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Gaya-Gaya Sa Kaklase? Teach Your Child To Handle Peer Pressure Well
PHOTO BY @jacoblund/iStock
  • Having friends is one of the biggest blessings in life, and school is one of the common places we find them. Your young child will be happy and confident making friends and having them around. However, in the course of finding lifelong friends, she is also likely to encounter peer pressure and the need to conform in the beginning. 

    Believe it or not, peer pressure can start as early as preschool. It manifests in the little things, such as kids’ preferences for clothes, what brand of pencil case to get, what character to come as in a party — all of which may be pushed down on another child if they wish to become their friend (uh-oh, is that a mean girl in the making?).  

    Cynthia Langtiw, Psy.D., an assistant professor at The Chicago School of Professional Psychology, tells Parents, “Once kids are in kindergarten or first grade, they become much freer with their opinions, and they may try to talk their friends into being interested in the same things they are.” And kids being kids, your child is likely to follow what she’s asked to do because she wouldn’t want to lose her friends.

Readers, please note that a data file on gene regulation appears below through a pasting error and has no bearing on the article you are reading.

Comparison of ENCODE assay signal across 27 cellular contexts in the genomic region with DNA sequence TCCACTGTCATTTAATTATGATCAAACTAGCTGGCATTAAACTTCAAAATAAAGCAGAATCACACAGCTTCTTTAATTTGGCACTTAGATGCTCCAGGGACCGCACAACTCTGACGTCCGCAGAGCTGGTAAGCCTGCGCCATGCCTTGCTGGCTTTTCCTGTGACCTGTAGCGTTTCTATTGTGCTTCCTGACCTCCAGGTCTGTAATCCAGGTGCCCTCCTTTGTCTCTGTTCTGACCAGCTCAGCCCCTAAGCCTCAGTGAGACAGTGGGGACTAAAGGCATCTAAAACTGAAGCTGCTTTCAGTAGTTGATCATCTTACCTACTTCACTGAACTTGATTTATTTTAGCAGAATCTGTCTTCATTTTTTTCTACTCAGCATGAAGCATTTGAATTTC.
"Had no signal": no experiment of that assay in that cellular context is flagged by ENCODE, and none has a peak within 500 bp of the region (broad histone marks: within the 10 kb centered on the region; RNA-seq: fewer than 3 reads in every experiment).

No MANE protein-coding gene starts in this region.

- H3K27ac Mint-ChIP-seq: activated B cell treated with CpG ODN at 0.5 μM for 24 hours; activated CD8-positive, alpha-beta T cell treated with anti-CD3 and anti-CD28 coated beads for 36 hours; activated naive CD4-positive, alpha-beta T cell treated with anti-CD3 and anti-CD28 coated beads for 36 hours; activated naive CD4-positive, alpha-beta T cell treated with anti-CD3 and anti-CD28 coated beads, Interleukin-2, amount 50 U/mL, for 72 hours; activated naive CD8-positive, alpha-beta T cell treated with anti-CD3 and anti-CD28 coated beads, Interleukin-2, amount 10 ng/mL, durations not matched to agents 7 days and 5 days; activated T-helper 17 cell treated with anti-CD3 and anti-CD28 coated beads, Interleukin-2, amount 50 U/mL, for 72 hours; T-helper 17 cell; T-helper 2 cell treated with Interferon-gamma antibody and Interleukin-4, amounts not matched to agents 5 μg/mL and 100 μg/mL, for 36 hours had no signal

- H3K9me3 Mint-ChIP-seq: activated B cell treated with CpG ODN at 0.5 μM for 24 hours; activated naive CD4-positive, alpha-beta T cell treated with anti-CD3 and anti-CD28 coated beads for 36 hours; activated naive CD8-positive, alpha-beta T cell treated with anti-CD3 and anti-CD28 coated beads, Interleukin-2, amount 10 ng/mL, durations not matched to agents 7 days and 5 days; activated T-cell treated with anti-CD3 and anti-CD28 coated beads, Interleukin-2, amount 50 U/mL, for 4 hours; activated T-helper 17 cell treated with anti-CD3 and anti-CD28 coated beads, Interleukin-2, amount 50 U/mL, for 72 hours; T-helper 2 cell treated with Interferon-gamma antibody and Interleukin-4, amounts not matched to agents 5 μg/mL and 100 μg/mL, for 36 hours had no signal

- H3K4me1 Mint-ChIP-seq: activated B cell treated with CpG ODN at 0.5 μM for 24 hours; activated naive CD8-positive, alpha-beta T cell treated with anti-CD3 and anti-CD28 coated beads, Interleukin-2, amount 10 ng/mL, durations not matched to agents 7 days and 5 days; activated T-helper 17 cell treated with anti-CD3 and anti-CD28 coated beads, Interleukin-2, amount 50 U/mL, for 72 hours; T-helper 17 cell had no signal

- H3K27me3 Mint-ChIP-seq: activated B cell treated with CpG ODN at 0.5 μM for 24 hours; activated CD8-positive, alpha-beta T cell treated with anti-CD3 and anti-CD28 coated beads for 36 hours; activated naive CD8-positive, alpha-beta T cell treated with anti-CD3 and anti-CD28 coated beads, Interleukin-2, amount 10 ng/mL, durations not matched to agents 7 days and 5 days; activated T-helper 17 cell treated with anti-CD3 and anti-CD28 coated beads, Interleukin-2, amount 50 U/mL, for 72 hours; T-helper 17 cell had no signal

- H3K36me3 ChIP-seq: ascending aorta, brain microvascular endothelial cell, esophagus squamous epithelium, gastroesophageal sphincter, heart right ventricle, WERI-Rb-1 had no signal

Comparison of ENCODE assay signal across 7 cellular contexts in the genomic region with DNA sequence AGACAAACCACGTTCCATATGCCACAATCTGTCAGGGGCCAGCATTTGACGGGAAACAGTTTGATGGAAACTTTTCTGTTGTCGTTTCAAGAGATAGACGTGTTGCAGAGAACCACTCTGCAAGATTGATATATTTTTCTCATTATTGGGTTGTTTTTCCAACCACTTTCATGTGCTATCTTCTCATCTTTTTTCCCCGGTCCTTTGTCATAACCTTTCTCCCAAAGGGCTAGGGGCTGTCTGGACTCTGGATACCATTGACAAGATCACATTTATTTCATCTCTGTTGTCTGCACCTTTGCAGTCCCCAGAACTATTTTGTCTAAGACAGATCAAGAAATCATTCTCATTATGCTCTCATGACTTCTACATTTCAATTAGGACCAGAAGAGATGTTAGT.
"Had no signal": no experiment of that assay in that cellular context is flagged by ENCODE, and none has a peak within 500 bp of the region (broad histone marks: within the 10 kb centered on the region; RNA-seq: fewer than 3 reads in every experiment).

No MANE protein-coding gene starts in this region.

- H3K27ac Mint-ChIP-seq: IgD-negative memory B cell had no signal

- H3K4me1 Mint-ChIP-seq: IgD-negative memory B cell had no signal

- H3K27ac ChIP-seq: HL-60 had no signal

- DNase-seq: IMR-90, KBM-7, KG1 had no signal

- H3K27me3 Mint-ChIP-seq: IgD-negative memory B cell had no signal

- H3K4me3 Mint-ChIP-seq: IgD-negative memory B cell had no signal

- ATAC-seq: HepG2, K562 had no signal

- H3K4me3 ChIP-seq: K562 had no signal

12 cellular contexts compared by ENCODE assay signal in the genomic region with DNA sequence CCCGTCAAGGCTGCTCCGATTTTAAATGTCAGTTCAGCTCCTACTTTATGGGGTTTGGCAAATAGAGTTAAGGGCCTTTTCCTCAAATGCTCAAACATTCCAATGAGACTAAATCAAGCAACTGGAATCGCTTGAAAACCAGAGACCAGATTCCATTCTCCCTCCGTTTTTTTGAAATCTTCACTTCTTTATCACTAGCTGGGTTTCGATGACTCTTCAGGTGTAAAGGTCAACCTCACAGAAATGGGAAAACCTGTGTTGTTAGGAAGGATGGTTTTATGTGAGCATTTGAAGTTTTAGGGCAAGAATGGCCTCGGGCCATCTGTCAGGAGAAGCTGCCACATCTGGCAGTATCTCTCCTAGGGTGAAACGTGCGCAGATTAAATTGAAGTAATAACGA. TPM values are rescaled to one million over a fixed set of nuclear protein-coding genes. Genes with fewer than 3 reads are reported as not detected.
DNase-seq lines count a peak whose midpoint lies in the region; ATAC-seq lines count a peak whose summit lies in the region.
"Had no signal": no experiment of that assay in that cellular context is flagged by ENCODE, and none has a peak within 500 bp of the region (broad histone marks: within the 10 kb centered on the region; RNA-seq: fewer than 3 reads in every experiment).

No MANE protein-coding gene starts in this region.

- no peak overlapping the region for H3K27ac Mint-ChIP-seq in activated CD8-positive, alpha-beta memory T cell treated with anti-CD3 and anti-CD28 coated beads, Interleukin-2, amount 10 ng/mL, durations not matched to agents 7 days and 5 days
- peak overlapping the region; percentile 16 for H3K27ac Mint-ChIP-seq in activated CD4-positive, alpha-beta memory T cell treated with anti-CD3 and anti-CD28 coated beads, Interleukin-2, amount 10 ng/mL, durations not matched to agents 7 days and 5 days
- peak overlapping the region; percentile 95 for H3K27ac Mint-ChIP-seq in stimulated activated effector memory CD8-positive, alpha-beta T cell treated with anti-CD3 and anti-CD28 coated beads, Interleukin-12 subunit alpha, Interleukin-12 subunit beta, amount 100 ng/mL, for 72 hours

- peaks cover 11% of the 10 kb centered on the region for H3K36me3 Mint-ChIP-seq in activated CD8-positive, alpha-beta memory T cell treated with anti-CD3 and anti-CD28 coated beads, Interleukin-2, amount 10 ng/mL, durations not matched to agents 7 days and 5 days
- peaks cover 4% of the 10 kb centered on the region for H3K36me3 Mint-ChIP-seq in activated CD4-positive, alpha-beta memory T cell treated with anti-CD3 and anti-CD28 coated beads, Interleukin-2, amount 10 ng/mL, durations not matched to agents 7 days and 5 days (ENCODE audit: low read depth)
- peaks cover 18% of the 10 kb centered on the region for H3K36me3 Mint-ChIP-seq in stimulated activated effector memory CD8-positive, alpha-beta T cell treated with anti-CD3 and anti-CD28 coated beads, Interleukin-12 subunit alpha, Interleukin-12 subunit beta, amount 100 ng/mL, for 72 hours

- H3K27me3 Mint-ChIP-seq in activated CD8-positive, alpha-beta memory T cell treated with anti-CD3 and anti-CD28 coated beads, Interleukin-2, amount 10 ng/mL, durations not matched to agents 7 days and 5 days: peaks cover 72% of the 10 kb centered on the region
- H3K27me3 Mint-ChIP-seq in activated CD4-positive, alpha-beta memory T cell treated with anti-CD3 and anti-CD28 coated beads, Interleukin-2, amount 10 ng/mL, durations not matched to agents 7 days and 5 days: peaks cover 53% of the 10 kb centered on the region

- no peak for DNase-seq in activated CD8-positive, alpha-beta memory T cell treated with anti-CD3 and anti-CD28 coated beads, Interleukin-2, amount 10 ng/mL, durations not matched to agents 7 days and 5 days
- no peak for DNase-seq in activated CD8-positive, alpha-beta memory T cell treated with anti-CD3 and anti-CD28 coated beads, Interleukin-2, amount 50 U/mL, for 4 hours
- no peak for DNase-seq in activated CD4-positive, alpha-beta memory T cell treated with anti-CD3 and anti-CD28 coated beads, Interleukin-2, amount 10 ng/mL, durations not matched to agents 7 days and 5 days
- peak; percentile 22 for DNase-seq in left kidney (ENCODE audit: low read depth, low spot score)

So as not to put your children on the receiving end of this kind of treatment, experts share how we can teach them to stand their ground. 

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    Help your child recognize the behavior. 

    Explaining to a young child such a broad concept may be too much, but if you use examples of what peer pressure and bullying is and what it’s not may be easier for a preschooler to comprehend. You can say, “It’s alright for your classmate to show you her Frozen doll, but it’s not alright if she says you can’t be friends anymore because you don’t have one, too.”

    “Explain that it’s fun when friends share their new toys, games, and ideas with you, but it becomes peer pressure when they try to talk or tease you into changing what you like,” says Fran Waifish, Ph.D., a child and family psychotherapist and author of The Self-Aware Parent.  


    Teach your child how to respond.

    When kids feel like they have no other choice, they feel obligated to do as the other person says just to keep the friendship. It’s important they know they have a choice. If, say, your child’s friend is asking her to wear an Anna costume to a party so they could both come as Elsa and Anna of Frozen, but your child would rather not wear a dress, she can come as Olaf or Kristoff to still please her friend without compromising her own taste.

    At the same time, help your child to tell someone if she is not comfortable with an idea, or if she needs more time to think about it, so that she remains true to herself without making the other person feel rejected.

    Build her up.

    A child who is confident with herself is less likely to seek approval from others and conform against her will. Encourage her to voice out her thoughts at home, and really listen to her.


    Says Dr. Waifish, “Listening to her without judgment — whether it’s that pink is better than blue, or broccoli is grosser than peas — will also give her the confidence to speak her mind around friends and hold fast to what she likes.”

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